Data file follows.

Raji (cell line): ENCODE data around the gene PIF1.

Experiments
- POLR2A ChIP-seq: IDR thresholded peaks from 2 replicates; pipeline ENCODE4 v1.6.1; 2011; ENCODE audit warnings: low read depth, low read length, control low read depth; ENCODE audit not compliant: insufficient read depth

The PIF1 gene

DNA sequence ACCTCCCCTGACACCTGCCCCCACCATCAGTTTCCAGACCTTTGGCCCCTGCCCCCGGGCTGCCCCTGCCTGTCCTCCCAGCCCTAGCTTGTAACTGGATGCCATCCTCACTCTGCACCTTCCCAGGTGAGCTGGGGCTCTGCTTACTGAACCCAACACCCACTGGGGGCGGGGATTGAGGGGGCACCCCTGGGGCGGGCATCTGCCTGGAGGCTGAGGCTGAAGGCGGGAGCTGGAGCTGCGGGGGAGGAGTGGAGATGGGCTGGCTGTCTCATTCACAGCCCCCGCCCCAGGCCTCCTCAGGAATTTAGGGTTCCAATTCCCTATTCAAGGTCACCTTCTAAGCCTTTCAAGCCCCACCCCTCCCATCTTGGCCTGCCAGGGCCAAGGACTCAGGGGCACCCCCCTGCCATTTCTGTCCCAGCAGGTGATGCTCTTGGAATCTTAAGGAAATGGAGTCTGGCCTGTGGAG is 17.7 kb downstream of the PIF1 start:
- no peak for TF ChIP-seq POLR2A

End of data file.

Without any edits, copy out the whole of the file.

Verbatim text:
Raji (cell line): ENCODE data around the gene PIF1.

Experiments
- POLR2A ChIP-seq: IDR thresholded peaks from 2 replicates; pipeline ENCODE4 v1.6.1; 2011; ENCODE audit warnings: low read depth, low read length, control low read depth; ENCODE audit not compliant: insufficient read depth

The PIF1 gene

DNA sequence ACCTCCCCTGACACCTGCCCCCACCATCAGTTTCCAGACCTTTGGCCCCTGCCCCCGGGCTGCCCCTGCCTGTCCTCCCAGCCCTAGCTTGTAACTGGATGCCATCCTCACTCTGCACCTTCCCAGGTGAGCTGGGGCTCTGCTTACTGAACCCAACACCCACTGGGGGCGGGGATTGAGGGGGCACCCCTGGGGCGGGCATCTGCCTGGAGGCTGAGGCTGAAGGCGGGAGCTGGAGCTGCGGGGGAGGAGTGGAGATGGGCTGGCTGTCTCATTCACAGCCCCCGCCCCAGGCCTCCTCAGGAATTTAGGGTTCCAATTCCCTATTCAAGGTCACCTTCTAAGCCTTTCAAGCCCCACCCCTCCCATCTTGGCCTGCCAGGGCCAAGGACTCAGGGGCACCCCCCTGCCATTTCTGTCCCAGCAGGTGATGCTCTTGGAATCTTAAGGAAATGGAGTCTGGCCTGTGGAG is 17.7 kb downstream of the PIF1 start:
- no peak for TF ChIP-seq POLR2A